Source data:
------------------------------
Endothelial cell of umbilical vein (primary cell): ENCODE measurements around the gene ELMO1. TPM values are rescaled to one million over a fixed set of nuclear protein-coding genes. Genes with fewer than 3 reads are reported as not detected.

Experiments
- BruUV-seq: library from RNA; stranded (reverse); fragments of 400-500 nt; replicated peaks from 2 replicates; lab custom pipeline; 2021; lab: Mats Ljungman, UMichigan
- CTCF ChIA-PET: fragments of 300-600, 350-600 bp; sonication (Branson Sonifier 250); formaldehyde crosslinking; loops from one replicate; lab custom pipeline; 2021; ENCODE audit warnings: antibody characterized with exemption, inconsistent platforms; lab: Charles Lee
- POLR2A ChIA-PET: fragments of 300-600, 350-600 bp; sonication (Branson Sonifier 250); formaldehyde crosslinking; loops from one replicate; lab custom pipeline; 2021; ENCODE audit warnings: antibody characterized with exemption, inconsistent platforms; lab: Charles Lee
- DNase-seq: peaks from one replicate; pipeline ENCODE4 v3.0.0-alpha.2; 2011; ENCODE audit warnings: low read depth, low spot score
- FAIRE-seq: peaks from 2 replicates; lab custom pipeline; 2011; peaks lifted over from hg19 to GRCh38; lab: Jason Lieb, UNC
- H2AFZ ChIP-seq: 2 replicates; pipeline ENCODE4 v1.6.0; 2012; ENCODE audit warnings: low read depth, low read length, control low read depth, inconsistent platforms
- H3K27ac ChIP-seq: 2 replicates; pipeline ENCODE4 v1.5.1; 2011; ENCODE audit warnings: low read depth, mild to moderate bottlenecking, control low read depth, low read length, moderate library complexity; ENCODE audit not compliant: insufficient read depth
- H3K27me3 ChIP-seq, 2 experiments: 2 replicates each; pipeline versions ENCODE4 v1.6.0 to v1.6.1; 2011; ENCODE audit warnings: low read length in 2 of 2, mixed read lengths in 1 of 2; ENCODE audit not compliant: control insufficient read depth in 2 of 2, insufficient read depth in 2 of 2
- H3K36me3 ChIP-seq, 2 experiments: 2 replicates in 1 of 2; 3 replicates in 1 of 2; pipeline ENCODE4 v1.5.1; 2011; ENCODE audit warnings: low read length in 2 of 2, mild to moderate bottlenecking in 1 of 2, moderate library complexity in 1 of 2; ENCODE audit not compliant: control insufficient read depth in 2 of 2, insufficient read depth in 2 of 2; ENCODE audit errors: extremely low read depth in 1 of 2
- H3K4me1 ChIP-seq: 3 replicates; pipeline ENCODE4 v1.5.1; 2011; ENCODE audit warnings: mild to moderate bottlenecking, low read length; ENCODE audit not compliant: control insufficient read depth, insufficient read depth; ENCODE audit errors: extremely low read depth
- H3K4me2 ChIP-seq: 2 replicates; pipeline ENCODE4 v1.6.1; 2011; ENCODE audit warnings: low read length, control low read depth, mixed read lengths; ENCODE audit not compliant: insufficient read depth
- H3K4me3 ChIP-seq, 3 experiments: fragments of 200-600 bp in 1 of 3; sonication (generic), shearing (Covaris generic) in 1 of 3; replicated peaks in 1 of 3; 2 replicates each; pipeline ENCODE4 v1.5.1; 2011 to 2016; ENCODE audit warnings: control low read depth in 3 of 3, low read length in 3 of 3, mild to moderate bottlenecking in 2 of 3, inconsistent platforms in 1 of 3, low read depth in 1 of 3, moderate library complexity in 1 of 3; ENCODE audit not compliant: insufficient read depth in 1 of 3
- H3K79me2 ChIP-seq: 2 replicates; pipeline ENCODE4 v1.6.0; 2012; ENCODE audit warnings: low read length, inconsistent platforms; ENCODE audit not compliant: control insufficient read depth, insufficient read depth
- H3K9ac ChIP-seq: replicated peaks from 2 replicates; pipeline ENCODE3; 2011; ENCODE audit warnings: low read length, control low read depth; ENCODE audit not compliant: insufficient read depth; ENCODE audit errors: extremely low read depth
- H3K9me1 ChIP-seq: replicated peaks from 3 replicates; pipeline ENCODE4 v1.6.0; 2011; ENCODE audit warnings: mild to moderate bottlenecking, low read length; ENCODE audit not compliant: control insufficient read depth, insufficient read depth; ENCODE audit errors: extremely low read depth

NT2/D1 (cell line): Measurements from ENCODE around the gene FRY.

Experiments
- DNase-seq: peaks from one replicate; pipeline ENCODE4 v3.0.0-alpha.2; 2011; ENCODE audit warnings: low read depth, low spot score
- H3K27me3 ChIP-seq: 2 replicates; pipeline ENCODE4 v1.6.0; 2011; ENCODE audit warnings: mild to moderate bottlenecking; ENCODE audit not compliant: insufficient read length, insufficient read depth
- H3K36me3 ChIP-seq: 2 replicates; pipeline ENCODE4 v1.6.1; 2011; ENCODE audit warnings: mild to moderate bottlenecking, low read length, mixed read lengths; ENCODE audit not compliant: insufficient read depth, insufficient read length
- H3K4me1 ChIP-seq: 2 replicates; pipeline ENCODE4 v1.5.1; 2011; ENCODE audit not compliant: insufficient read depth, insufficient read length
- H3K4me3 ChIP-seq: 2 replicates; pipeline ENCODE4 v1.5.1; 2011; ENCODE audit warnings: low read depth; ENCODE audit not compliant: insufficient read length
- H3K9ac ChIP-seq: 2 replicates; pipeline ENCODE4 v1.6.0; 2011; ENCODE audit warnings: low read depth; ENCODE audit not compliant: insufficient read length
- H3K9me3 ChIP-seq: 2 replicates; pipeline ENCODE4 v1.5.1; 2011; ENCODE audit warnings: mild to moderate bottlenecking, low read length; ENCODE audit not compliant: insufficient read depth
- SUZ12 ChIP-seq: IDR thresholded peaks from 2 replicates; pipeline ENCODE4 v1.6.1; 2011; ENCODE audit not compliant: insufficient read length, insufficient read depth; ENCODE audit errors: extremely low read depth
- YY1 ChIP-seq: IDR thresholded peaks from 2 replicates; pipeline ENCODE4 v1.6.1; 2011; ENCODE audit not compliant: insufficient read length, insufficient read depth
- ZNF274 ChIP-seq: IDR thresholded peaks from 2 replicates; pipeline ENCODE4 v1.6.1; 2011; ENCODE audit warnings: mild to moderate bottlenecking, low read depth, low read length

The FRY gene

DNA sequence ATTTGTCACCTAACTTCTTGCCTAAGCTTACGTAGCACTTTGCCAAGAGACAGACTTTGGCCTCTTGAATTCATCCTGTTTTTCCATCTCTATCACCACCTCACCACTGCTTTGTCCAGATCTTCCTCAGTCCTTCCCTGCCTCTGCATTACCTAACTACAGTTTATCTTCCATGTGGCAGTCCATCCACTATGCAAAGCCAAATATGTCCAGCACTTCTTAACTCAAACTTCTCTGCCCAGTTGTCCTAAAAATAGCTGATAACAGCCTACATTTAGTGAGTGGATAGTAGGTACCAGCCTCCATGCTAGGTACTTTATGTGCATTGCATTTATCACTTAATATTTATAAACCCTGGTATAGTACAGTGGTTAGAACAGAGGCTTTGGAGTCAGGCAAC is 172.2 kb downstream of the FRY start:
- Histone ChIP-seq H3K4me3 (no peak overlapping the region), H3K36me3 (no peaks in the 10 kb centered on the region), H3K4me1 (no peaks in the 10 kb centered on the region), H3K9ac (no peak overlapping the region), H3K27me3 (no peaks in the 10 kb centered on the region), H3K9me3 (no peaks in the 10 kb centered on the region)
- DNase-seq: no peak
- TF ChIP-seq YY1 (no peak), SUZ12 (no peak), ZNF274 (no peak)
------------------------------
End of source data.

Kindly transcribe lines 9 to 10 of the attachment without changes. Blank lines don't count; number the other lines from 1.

- H3K27ac ChIP-seq: 2 replicates; pipeline ENCODE4 v1.5.1; 2011; ENCODE audit warnings: low read depth, mild to moderate bottlenecking, control low read depth, low read length, moderate library complexity; ENCODE audit not compliant: insufficient read depth
- H3K27me3 ChIP-seq, 2 experiments: 2 replicates each; pipeline versions ENCODE4 v1.6.0 to v1.6.1; 2011; ENCODE audit warnings: low read length in 2 of 2, mixed read lengths in 1 of 2; ENCODE audit not compliant: control insufficient read depth in 2 of 2, insufficient read depth in 2 of 2